On How To Get Started in Importing and Exporting

On How To Get Started in Importing and Exporting

On How To Get Started in Importing and Exporting

On How To Get Started in Importing and Exporting

Those who are new to the logistics of importing and exporting say they do not know where to start. We value the assistance and advice in having this abbreviated extract article provided by at Uniway Sourcing.

Introduction: What Is An Import & Export Company?

An import/export company is a business that acts as a middleman between national and international trade entities through buying goods and shipping them in or out of the country to be bought and sold. There are a lot of business models possible within an intermediary import/export role, but we’ll talk about that more when we get into the handbook.

We’re covering a lot of info from many sources, so we’ve linked to our references where we can. That way you can both verify what we’re teaching and find even more places online where you can learn about running an import/export business.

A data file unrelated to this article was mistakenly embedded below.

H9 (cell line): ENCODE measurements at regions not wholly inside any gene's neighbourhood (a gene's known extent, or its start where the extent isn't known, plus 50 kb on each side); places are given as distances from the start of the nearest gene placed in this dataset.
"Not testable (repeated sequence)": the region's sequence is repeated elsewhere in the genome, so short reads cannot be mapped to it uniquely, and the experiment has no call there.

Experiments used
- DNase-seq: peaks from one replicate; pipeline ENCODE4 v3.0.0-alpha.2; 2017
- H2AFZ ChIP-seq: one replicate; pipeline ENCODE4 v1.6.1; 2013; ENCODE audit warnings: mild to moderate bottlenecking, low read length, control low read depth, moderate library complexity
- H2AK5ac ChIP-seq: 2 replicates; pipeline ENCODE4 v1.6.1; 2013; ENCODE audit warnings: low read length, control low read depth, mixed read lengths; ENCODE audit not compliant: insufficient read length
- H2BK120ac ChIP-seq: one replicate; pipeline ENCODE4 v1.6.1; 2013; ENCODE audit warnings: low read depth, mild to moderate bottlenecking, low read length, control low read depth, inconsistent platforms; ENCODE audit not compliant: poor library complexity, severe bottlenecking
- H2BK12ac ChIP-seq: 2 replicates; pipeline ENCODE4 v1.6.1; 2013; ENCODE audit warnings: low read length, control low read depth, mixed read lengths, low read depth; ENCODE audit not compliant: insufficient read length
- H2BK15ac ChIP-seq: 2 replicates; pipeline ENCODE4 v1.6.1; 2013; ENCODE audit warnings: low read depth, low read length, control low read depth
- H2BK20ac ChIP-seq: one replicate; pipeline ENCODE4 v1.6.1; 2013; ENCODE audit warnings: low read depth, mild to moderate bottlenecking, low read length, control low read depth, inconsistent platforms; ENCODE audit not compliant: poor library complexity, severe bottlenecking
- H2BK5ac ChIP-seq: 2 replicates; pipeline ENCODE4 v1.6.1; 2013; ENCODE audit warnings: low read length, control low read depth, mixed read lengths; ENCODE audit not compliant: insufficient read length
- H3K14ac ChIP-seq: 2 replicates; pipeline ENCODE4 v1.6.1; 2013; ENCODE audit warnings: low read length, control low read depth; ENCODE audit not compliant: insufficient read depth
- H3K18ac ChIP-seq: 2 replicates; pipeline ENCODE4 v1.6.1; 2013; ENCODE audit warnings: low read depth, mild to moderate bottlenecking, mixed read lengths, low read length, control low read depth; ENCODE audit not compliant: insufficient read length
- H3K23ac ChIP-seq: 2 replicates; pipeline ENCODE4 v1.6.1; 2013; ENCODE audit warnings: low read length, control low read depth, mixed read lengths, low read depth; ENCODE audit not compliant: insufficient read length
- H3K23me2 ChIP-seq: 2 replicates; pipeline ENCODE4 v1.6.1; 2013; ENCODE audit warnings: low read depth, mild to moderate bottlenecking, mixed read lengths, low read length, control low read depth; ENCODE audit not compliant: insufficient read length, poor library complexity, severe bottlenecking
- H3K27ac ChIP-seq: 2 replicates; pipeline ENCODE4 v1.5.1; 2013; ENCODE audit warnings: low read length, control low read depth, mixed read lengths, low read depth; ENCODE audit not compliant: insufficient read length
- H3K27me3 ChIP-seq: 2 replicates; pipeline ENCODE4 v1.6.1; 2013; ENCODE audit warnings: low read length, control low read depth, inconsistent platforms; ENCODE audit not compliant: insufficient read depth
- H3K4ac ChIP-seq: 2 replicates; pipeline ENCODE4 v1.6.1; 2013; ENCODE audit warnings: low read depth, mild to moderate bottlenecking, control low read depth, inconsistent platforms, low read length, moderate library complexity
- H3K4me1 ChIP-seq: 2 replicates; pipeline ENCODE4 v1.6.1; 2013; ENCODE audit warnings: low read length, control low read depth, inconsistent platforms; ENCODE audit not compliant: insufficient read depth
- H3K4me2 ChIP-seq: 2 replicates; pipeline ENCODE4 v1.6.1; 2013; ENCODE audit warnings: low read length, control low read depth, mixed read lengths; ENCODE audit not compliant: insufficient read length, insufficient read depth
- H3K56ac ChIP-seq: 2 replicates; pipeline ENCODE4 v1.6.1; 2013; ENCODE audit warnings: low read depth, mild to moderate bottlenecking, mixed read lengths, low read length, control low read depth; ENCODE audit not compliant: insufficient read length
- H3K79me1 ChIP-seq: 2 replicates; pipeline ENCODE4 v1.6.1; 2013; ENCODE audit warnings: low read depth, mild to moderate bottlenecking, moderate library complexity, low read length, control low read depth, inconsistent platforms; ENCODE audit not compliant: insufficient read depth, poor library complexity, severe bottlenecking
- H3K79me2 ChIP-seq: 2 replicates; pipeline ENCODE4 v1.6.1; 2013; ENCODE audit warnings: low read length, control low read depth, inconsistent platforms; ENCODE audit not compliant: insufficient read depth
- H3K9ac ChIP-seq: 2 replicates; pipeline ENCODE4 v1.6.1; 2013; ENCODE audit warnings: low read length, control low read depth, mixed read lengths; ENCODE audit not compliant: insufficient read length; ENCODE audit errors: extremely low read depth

The Types Of Import/Export Businesses

Import and export businesses usually deal with either indirect or direct exportation. It’s a great time to get into the export market as economic and technological changes push it to the forefront of global trading.

Export Management Company (EMC)

An export management company is a popular form of indirect exportation. It’s exactly what its name says, you manage the exports of others to make your business. This means another business entity, who has ambitions of international trade, commissions you to arrange details like product distribution in overseas markets.

EMCs will take one of two forms, a sales agent or a distributor.

  • EMCs as sales agents represent the client in foreign markets to sell their goods. The client will remain in control of pricing and the responsibilities of invoicing and receiving payment for sales made.
  • EMCs as distributors means that they purchase the client’s goods and re-sell them in the targeted foreign markets while handling the invoicing and receipt of payment on their end, detached from the client company at large.
  • An EMC usually handles parts of or the entire distribution process where overseas markets are concerned, freeing up their client to only worry about their domestic affairs and keeping the EMC paid and happy.

Every EMC will do things slightly differently, taking control of more or less of the manufacturer’s product line, but they’ll usually get exclusive rights to sell in some or all foreign markets.

Export Trading Company (ETC)

Read the above definition of an EMC as a distributor again, as that’s essentially what an export trading company does too except it’s based on the interests of foreign buyers, so they look for exporters who want to sell.

Many have argued over the years that the lines between EMC and ETC have blurred so much that it’s a distinction without a difference.